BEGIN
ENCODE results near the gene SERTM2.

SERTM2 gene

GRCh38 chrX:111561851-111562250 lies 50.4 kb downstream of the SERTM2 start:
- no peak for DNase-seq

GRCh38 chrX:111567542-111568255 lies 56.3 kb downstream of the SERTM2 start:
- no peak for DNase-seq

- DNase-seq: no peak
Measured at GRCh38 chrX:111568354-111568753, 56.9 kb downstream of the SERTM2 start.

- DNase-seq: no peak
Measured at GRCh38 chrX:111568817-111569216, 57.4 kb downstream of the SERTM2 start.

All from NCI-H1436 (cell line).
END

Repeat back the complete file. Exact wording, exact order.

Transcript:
ENCODE results near the gene SERTM2.

SERTM2 gene

GRCh38 chrX:111561851-111562250 lies 50.4 kb downstream of the SERTM2 start:
- no peak for DNase-seq

GRCh38 chrX:111567542-111568255 lies 56.3 kb downstream of the SERTM2 start:
- no peak for DNase-seq

- DNase-seq: no peak
Measured at GRCh38 chrX:111568354-111568753, 56.9 kb downstream of the SERTM2 start.

- DNase-seq: no peak
Measured at GRCh38 chrX:111568817-111569216, 57.4 kb downstream of the SERTM2 start.

All from NCI-H1436 (cell line).